Baseball America just did a draft study on which teams have been the most successful at drafting and developing major league talent. While I think the study has its flaws (e.g. Texas would get credit for Edwin Encarnacion despite the fact that the Reds clearly developed him and Toronto ranks first overall, mostly due to players who've come up with other teams or thrived elsewhere) it does break down the number of everyday players (502 plate appearances in a season to qualify) and starting pitchers (162+ IP in a season) each organization has churned out since 1995.

More interesting, to me, is when they sliced it up along college/high school lines in taking a deeper look at the results.

Though it lacks qualitative information, college/JC players far outnumber high school players. Here's the raw numbers:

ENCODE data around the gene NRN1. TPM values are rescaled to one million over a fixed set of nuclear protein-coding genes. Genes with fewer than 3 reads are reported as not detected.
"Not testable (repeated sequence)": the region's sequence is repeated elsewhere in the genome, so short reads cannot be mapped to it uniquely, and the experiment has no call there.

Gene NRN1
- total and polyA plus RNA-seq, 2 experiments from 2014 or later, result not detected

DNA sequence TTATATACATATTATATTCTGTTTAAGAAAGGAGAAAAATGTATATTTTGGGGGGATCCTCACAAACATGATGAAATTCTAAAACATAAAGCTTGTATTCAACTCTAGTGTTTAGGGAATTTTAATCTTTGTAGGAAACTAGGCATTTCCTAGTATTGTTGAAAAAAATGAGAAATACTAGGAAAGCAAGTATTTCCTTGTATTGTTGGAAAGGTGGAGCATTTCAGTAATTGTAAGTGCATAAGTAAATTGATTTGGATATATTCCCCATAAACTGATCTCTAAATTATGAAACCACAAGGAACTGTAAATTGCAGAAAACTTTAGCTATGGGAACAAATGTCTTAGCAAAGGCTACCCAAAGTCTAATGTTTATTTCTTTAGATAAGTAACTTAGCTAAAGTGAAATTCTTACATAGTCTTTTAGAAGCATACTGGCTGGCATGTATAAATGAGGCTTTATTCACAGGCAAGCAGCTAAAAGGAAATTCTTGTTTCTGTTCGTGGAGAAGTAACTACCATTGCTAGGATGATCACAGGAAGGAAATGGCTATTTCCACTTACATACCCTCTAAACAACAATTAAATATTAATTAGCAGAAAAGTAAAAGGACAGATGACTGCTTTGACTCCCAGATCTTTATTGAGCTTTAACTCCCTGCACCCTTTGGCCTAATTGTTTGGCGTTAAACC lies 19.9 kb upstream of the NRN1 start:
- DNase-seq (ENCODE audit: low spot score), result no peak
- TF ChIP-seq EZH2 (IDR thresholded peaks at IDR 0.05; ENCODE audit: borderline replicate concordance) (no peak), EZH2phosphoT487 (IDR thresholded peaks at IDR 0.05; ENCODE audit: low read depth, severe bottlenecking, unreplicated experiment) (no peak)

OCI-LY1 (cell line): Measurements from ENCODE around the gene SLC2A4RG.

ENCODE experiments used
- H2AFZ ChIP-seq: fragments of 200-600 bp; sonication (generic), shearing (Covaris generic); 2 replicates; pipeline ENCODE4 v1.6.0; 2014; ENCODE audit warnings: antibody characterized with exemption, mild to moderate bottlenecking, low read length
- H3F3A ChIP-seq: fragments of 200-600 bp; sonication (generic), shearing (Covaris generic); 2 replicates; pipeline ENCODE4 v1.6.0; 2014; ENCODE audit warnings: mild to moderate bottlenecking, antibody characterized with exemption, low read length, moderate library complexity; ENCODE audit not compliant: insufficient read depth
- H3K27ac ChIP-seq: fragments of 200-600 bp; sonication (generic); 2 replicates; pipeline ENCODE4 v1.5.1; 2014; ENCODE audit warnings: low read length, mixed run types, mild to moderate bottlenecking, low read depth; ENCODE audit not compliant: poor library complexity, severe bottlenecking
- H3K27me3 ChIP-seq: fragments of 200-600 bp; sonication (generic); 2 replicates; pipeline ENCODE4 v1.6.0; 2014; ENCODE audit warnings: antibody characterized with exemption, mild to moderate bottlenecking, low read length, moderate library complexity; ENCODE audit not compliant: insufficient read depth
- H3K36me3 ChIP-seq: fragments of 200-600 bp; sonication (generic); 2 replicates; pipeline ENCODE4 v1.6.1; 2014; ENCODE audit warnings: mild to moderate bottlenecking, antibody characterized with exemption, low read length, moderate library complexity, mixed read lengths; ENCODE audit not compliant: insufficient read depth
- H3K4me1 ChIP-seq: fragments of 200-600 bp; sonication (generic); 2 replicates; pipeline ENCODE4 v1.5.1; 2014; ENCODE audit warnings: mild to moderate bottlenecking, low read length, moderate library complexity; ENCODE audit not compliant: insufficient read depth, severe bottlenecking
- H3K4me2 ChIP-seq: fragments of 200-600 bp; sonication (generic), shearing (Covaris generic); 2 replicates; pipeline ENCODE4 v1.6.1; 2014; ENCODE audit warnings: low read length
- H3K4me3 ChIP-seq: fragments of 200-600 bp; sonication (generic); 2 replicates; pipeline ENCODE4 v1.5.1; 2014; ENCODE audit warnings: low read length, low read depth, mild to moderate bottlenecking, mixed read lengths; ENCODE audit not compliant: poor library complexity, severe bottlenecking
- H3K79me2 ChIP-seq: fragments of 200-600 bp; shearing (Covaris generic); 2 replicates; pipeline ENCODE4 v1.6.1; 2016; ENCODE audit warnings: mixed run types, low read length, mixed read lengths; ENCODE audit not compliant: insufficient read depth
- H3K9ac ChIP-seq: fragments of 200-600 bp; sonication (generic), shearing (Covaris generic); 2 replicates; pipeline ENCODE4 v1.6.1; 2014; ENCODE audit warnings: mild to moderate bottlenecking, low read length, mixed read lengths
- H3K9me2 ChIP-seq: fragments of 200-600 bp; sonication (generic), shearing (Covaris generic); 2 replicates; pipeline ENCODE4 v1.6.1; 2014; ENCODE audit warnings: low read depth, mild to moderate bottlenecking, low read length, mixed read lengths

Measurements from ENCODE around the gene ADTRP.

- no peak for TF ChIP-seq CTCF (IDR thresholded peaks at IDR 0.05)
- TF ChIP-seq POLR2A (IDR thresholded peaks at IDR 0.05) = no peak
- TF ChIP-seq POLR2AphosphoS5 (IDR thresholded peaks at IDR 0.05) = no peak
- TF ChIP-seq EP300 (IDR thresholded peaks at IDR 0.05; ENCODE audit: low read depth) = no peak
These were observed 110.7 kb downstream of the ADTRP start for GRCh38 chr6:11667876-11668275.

Hitters

College/JC - 219
High School - 106

Pitchers

College/JC - 262
High School - 127

Now, there's probably a good number of high schoolers from recent drafts yet to break through. A study from 1991-2000 would probably be a more accurate slice, but I find the results stunning. While it ignores relievers, I think BA chose two excellent yardsticks. You had to do something right at some point in your life to merit being a BA or ERA qualifier. Somebody thought you were worth being one of the main contributors on your team, even if you ultimately fell flat on your face.

I never would have guessed it would be so lopsided toward the college players.